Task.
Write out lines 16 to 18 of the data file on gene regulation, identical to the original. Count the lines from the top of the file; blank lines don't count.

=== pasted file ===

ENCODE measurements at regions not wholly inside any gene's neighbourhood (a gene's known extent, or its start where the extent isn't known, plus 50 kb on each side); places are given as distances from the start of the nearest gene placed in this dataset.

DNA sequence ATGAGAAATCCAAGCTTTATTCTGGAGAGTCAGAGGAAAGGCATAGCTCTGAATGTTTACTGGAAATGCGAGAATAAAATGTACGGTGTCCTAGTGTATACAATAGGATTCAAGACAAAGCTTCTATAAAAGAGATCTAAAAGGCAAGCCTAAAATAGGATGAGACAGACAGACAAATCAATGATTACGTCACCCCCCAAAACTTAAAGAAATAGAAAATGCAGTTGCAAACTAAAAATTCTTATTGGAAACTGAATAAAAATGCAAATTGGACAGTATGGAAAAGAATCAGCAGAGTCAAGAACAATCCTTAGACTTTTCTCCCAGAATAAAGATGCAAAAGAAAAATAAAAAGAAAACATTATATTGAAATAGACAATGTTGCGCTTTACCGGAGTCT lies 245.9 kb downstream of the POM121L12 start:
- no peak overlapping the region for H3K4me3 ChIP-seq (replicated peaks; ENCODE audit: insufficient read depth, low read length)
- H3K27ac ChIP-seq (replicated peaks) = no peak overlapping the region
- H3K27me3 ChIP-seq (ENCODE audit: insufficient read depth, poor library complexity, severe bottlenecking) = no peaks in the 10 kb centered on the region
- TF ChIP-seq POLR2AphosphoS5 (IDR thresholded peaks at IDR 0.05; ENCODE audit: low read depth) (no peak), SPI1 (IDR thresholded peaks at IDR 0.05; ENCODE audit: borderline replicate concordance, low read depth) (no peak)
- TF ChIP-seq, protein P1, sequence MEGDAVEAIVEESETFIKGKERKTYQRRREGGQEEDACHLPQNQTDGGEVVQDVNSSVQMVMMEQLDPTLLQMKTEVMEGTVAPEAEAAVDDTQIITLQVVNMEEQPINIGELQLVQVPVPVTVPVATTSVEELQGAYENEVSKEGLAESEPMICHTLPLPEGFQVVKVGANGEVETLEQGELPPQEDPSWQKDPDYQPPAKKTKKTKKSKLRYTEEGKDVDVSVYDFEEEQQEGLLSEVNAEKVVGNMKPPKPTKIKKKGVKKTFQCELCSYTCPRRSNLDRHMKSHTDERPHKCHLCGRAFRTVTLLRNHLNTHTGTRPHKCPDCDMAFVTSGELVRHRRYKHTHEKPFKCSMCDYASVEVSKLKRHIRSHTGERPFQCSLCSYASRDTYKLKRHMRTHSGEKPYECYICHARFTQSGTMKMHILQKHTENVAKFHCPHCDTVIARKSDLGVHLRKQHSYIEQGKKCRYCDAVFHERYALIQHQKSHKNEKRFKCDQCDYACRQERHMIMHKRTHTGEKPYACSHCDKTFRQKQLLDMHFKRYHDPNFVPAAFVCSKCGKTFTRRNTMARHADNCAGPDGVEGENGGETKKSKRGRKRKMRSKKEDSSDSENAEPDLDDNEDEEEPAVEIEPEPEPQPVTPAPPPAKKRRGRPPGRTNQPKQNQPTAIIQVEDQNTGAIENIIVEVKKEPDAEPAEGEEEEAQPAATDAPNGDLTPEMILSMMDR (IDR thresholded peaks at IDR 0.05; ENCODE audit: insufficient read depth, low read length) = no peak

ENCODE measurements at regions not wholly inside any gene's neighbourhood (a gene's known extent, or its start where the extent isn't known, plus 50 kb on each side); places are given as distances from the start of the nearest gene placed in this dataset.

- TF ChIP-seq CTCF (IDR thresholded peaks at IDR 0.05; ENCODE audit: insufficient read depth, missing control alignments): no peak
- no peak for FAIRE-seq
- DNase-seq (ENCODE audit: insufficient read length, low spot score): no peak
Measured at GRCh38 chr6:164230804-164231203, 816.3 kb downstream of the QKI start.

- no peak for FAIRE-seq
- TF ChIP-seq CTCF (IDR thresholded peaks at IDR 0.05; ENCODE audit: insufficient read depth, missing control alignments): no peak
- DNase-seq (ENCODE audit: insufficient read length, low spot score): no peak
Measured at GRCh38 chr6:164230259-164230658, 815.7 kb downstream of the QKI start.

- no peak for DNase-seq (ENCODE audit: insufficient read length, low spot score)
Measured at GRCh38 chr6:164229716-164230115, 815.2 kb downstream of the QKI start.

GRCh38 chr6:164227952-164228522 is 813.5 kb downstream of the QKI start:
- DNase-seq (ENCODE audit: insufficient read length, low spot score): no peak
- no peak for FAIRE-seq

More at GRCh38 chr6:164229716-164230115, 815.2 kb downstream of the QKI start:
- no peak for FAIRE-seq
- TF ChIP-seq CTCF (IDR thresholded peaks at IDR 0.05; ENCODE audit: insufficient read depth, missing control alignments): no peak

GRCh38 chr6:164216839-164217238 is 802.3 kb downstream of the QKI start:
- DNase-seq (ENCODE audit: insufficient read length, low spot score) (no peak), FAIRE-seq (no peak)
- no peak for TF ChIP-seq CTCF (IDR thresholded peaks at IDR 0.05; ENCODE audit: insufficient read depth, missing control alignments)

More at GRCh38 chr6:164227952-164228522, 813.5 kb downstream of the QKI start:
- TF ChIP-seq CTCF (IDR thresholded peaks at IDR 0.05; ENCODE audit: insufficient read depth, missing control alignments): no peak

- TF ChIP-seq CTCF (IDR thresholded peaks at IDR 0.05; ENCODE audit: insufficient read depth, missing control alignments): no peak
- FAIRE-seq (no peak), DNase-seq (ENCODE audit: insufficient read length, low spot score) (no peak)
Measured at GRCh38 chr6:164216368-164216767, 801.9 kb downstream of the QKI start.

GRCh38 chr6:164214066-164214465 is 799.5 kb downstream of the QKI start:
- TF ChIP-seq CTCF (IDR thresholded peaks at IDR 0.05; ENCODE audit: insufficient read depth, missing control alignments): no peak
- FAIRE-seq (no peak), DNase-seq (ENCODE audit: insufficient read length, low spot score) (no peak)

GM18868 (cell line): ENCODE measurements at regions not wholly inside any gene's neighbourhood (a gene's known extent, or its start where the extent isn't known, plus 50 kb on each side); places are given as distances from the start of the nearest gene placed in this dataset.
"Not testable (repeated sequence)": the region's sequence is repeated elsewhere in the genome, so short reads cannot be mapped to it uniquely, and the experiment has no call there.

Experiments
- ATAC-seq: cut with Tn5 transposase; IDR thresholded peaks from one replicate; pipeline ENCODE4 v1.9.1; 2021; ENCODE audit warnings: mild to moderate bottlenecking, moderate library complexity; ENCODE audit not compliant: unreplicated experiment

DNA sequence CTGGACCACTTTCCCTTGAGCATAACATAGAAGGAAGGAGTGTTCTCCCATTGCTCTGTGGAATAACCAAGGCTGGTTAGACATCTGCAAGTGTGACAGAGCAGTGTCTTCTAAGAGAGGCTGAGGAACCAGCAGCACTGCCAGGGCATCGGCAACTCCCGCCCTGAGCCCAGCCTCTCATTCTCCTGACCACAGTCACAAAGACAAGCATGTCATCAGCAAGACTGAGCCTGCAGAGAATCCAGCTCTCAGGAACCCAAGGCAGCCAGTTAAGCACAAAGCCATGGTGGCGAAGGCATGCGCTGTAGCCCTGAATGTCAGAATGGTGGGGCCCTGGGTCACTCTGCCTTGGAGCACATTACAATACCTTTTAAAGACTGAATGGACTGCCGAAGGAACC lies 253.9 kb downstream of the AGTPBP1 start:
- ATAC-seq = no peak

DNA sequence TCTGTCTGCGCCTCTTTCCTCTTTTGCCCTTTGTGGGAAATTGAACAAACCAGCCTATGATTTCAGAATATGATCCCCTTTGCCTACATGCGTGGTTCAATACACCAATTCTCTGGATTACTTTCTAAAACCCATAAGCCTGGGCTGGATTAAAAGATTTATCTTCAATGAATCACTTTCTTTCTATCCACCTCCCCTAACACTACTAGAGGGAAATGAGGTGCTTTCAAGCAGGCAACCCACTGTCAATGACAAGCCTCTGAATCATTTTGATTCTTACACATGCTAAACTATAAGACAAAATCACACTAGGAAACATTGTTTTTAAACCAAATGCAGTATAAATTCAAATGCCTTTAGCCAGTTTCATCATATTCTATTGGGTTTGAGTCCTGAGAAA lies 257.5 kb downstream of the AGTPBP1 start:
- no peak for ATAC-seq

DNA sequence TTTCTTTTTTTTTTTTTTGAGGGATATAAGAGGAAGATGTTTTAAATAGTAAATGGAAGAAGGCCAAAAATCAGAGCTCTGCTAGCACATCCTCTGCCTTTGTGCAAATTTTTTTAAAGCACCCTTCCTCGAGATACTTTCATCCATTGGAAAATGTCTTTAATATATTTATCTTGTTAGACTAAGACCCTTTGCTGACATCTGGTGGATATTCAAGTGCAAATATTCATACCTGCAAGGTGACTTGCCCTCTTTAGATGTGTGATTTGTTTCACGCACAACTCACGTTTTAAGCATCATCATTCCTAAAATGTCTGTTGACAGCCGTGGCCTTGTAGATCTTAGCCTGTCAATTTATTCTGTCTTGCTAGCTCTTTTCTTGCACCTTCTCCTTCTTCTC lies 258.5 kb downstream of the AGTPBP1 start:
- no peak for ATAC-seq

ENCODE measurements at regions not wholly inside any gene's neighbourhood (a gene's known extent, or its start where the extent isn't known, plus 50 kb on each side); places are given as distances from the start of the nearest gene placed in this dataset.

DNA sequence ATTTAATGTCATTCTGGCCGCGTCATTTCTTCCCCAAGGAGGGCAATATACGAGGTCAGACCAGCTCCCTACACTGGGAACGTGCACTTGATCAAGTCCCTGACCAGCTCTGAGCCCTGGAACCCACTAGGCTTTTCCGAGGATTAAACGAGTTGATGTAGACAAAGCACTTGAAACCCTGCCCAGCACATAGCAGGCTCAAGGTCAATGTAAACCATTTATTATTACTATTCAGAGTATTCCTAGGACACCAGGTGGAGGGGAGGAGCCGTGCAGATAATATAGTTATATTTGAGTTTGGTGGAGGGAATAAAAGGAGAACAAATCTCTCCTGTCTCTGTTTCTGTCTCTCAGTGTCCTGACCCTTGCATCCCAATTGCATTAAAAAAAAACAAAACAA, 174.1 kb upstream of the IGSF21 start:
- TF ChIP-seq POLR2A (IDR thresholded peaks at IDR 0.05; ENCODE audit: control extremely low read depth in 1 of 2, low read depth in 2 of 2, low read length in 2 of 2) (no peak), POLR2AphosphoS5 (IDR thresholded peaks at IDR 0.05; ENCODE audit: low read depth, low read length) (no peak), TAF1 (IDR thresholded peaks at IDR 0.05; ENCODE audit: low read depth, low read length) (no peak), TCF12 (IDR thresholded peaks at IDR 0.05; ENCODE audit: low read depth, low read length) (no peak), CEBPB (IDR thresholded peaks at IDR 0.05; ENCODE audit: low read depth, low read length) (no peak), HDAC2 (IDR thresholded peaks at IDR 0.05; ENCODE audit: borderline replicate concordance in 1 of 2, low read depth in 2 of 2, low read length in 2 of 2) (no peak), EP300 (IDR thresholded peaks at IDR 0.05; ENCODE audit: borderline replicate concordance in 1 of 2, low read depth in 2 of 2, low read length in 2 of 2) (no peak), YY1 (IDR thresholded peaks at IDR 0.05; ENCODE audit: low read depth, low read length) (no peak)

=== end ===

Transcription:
Measured at GRCh38 chr6:164230259-164230658, 815.7 kb downstream of the QKI start.

- no peak for DNase-seq (ENCODE audit: insufficient read length, low spot score)
Measured at GRCh38 chr6:164229716-164230115, 815.2 kb downstream of the QKI start.